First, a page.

Conventional lithographic apparatus do not directly address the problem of CD-focus error. Conventionally, it is the responsibility of the users of conventional lithographic apparatus to attempt to maintain CD-focus error within tolerance by compensating for a defocus (for example by adjusting or varying the focus position of the substrate during an exposure), or by optimizing the setting of apparatus optical parameters, such as the NA of the projection lens or the σ-outer and σ-inner settings, or by designing the mask in such a way that focus dependency of dimensions of printed isolated and semi-dense features is reduced. However, such a measure to reduce CD-focus error may lead to an increase of other lithographic prosess errors or sensitivities, and may therefore still adversely affect the process latitude.
Given a pattern to be provided by a patterning device, and to be printed using a specific lithographic projection apparatus including a specific radiation source, one can identify data relating to CD-focus error which are characteristic for that process, when executed on that lithographic system. In a situation where different lithographic projection apparatus (of the same type and/or of different types) are to be used for the same lithographic manufacturing process step, there is a problem of mutually matching the corresponding different CD-focus dependencies, such as to reduce CD variations occurring in the manufacturing process.
An actual CD-focus dependency as described above may be varying in time. For example, due to lens heating the aberration of the projection system may vary, and or due to heating and other instabilities properties such as illumination settings, and exposure dose of radiation energy may vary in time. Therefore there is the problem of controlling and keeping within tolerance a desired CD-focus dependency.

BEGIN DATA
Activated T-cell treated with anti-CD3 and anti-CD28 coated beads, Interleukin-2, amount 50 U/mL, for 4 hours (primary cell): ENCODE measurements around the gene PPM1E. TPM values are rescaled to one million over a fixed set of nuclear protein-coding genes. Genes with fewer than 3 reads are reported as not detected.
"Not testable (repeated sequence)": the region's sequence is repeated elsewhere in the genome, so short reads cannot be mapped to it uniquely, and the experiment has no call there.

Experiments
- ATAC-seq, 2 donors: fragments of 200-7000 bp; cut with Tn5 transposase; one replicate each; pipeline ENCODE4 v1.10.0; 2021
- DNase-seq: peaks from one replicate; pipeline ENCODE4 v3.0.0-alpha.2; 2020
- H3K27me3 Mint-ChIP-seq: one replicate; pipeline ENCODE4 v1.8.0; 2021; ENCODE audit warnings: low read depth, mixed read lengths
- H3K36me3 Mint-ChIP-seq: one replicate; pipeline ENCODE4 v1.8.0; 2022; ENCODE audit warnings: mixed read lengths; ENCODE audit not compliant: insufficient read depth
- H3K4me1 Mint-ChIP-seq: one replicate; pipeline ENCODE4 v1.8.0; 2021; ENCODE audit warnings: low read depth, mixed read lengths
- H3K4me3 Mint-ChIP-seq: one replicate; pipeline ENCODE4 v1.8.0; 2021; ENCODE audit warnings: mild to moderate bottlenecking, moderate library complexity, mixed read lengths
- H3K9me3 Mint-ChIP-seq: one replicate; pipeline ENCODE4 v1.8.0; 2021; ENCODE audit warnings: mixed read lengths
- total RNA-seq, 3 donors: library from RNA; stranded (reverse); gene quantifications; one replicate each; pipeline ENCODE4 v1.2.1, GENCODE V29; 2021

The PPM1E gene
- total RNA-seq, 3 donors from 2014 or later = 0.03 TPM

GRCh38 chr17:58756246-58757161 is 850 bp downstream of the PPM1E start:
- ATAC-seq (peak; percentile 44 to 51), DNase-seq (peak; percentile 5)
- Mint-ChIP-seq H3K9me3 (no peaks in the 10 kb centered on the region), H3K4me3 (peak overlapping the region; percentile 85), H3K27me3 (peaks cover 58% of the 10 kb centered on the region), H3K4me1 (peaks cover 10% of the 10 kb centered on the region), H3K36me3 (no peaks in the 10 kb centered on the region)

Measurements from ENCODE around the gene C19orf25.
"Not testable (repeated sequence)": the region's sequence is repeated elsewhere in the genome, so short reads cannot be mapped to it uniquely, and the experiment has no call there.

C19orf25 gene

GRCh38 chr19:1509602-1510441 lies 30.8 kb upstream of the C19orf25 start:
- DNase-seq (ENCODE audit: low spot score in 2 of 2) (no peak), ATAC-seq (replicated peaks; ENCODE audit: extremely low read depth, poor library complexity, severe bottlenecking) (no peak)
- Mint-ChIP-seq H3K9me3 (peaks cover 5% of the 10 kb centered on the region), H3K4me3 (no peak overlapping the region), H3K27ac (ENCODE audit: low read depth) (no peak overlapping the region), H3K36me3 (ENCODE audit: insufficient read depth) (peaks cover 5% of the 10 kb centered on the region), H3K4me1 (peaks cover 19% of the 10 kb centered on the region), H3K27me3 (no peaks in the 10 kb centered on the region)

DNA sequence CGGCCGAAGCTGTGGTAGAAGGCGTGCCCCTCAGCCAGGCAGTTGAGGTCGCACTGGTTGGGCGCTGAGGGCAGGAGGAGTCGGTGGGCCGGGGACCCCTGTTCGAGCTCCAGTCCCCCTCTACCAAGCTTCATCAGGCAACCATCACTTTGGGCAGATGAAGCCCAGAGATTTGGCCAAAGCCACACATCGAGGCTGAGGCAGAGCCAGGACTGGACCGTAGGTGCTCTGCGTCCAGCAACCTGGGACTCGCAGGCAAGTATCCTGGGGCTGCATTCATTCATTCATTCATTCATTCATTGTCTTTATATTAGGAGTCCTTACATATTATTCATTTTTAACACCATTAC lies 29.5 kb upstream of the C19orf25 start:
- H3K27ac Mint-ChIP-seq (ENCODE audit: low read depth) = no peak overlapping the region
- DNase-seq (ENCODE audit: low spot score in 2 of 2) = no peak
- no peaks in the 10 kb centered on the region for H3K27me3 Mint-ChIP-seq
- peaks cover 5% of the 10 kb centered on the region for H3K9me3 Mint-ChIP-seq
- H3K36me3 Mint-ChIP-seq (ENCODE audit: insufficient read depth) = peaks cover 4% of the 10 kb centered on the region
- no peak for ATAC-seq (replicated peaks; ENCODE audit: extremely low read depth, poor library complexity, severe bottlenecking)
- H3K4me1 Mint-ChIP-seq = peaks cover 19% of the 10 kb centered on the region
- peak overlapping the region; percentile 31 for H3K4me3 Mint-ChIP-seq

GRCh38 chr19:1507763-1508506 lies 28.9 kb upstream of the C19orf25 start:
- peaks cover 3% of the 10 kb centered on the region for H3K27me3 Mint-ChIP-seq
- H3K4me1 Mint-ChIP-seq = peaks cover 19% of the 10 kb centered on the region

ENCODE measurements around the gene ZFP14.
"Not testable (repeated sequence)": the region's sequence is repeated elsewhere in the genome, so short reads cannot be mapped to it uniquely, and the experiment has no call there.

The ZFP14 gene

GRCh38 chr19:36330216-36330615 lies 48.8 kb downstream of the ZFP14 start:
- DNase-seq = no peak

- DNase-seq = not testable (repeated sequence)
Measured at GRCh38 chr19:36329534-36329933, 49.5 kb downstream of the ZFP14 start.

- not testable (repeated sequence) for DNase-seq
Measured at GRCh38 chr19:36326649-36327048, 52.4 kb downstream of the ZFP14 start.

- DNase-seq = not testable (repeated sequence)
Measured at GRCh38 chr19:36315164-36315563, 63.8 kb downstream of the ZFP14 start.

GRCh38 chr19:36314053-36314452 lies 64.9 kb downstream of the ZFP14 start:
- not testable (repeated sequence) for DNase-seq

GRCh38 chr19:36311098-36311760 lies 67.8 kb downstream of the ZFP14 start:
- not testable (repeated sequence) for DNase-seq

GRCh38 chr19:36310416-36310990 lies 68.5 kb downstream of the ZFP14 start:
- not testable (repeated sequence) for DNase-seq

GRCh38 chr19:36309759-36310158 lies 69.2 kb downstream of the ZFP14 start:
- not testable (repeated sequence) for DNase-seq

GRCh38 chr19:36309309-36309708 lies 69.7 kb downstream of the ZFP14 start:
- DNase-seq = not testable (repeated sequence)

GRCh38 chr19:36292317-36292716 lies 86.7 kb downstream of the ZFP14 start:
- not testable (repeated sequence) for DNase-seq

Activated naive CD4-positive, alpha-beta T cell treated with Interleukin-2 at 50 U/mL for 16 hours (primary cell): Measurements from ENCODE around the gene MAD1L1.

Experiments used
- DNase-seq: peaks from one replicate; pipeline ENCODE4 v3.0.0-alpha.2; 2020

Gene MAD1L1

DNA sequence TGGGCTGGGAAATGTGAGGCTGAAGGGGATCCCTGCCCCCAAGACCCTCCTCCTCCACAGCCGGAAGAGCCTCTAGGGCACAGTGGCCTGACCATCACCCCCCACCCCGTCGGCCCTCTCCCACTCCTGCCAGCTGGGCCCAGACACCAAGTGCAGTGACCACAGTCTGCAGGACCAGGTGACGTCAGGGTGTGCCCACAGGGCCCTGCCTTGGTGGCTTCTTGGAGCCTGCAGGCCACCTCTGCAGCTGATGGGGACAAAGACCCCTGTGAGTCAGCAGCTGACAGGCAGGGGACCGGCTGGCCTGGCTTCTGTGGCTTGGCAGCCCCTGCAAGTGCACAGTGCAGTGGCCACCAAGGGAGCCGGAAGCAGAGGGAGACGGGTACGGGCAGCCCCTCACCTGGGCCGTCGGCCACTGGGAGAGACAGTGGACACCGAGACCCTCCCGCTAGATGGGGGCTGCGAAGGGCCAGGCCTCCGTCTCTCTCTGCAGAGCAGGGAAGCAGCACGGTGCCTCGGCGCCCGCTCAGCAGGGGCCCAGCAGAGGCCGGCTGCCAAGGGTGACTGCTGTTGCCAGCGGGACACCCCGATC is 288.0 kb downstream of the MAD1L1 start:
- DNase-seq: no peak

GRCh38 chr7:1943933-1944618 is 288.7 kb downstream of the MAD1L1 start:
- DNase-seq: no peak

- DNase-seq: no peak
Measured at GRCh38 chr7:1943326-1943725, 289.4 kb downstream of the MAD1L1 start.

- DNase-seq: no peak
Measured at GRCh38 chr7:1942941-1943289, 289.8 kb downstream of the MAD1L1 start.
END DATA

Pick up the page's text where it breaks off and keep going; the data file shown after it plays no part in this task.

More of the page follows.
A lithographic process is generally characterized by a process latitude or process window such as, for example, an Exposure-Defocus window, also referred to as an ED-window. An ED-window indicates the available depth of focus in combination with the allowed amount of residual error in the exposure dose of irradiated target portions for a given tolerance on CD.
With conventional projection lithographic techniques it is well known that an occurrence of a variance in CD due to focus variations and exposure dose variations may limit the process latitude. In general the useable focus-range of an ED-window is asymmetric around a focus position referred to as the Best Focus or BF. At best focus, a change of CD as a function of a change of focus position of the substrate is smallest or even zero (in the latter case the Bossung curve is locally “iso-focal”, i.e., parallel to the focus axis of the Bossung plot). Typically the available range of focus for contact holes tends to be located asymmetrically around the position BF of best focus, and the CD-focus dependency is then asymmetric with respect to best focus. This corresponds to a process whereby printed contact holes close earlier in one defocus direction, as compared to the other defocus direction. A corresponding Bossung curve is typically shaped as a tilted and curved line segment. An asymmetric CD-focus dependency is limiting the lithographic process latitude, in particular for processes applied to wafers having a considerable topography.